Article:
Sarah Shenker, Senior Research and Advocacy Officer at Survival International, visits a Guarani community under siege in Mato Grosso do Sul, Brazil
A version of this article appeared on the National Geographic Blog on June 28, 2018
Three gunshots. Bang, bang, bang.
The night was pitch black. It was impossible to know where the gunmen were.
“They’re sending a message,” Genito Guarani said. “They’re watching our every move.”
Like everyone at Guaviry, Genito knows that he belongs to this land, more than it could ever belong to him. His ancestors are buried here. The people here understand the curves of these streams and the dips and peaks of their hills. They have depended on this land, shaped it, and nurtured and protected it for generations. They call it the tekohá, the “land without evil”.
The gunshots began when the tekohá was stolen. In the 1950s and 60s this land was invaded and colonized by ranchers who razed the forest to the ground to make way for cattle, then soya, corn and sugarcane. Thousands of Guarani are now forced to live in overcrowded reserves and in makeshift camps on the sides of highways, where rates of malnutrition, disease, alcoholism and suicide are soaring, and where Guarani leaders are targeted and killed by the ranchers’ gunmen. It is one of the most urgent humanitarian crises of our time.
Yet this land is Guarani land and they belong to each other still. The Guarani know where to collect the few remaining medicinal plants, and they know the hidden places where they might still find animals to hunt to feed their families. The inhabitants of Guaviry understand implicitly that only here, on their tekohá, can they truly be Guarani.
“We need our land for our families and our future, for our survival as a people,” Genito said. “Our land is sacred. We don’t exploit it or throw pesticides on it… For us, land is life. It’s just like a human being.”
This injustice has been done to them both; to this people and to this land. According to Brazilian law, the government should have mapped out and protected the Guarani’s land decades ago. But the process has come to a stand-still and powerful politicians of the anti-indigenous agribusiness lobby in Congress are now trying to block it altogether, through a series of proposed bills and changes to the Constitution.
“Now, they’re out to kill us with the law, as well as with their guns,” Genito warned.
Genito is relieved to be alive. He has received several death threats. Many of his relatives have been assassinated by the ranchers’ gunmen. His father, Nísio Gomes, was murdered by these hired goons after leading the families of Guaviry back to a small patch of their land in 2011. Those families are now on constant alert
The children of Guaviry have seen bullets flying past their faces. Some of them have been warned to mask their identity as they, too, are targets for the gunmen. They find themselves subject to racism and bullying when they travel to the nearby school. This is a community under siege, fighting bravely for the land that is still their life.
Jonara, Genito’s niece, said: “We Guarani children and teenagers are fighting for our sacred land. It’s so sad that the ranchers are destroying our forest and our animals, and making us suffer. The ranchers and gunmen do whatever they want. They kill us, and then they disappear. We hug our parents every day, because we don’t know when the gunmen might kill us. Why are they doing this to us? We indigenous people were the first ones to live here in our Brazil!”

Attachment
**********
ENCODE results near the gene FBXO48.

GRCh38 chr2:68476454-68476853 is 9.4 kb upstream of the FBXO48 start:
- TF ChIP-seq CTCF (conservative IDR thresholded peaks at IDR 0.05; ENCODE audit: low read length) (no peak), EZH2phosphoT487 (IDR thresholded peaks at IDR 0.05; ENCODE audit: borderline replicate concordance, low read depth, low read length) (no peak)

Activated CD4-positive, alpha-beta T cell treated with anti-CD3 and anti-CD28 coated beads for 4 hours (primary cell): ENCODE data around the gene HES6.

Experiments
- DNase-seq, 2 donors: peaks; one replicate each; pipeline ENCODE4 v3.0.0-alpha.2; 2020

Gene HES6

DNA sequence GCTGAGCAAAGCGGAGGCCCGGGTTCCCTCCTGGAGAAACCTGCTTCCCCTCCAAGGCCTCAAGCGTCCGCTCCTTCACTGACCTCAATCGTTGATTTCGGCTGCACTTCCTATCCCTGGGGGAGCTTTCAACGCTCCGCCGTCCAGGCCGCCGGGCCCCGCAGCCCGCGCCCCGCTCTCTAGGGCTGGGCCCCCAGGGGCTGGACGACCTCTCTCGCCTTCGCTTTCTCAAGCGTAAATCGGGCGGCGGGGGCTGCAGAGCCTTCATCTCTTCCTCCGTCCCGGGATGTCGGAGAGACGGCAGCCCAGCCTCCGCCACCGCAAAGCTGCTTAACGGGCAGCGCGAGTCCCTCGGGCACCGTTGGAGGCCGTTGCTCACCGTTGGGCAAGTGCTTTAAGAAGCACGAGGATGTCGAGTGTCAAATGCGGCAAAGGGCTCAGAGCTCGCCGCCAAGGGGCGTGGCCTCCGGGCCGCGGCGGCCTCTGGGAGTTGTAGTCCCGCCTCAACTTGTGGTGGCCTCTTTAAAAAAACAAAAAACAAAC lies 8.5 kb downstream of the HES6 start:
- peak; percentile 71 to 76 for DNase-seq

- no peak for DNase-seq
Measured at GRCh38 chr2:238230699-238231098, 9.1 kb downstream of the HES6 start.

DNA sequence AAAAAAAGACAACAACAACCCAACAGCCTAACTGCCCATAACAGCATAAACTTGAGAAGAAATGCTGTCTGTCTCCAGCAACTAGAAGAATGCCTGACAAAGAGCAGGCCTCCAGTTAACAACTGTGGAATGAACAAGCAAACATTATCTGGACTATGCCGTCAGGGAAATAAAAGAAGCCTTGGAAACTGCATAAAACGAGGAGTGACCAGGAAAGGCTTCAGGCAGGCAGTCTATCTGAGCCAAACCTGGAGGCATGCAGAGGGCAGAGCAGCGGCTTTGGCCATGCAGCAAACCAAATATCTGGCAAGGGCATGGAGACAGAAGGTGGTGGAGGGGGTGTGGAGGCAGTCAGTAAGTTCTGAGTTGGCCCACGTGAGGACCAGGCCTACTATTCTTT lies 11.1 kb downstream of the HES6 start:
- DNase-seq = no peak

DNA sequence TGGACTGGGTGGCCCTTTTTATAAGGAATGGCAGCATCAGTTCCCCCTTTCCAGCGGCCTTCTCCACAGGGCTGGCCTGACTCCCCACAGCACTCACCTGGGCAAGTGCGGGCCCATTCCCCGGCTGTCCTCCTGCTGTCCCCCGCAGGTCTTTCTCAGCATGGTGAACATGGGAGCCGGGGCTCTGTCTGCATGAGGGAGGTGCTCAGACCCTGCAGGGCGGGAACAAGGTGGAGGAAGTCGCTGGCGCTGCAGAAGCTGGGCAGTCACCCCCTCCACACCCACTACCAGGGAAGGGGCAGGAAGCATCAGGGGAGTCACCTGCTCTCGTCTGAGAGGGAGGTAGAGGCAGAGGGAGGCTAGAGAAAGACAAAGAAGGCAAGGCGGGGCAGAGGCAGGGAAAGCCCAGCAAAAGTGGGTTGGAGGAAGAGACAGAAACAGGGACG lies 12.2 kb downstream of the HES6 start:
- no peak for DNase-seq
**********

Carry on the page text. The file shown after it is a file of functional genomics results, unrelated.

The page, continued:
But their Brazil is slipping away. To echoes of rapturous applause, presidential candidate Jair Bolsonaro promised that, “There won’t be even one more centimeter of indigenous land” if he becomes Brazil’s next president. With the national elections due in Brazil in October 2018, tensions, already high, are becoming increasingly violent. Many of the ranchers on Guarani land are closely linked to state and federal politicians; some of the ranchers are even politicians themselves.
“Reoccupations are the only way forward for us now.” Genito said. “So we returned here. The ranchers then sent dozens of gunmen to surround and attack us day and night for 80 days and 80 nights. Bullets were flying left, right and center. But we stood firm. We didn’t budge. We won’t budge.”
The Guarani know better than to wait for the government to take action. Genito’s family recently walked back to a sacred part of their land and took over part of the ranch there, including the rancher’s house and a cluster of outhouses. They feel stronger and stronger here, on their land. Their sense of self, their confidence and identity is reinforced with every extra hectare taken back under their control. They long to recover all of their tekohá, their “land without evil”.
Survival International has been working with the Guarani for decades, leading the global fight against their persecution and supporting their struggle to return to their territory. “We need international help,” Genito said. “Survival defends our lives and we will continue to live, with Survival’s support. We pray that our supporters around the world remain strong and continue to fight with us, for as long as it takes.”
The reoccupied land at Guaviry now boasts a prayer house, a central hub for the community where they gather at night to communicate with their gods and to sing and dance to further strengthen their resistance.
“We are happy that you’ve come”, the children chant, as we dance in the circular motion of the Guarani’s traditional guaxiré dance.
The children’s re-energized voices ring loud against the silent black night.
Three gunshots. Bang, bang, bang.
A few seconds of silence, and then the singing resumes.
“One day, we will live in peace on our land,” Genito told me. “It’s tough. We are being killed along the way, but if we leaders are killed, our families will carry on fighting… We won’t give up until we have our land back.”
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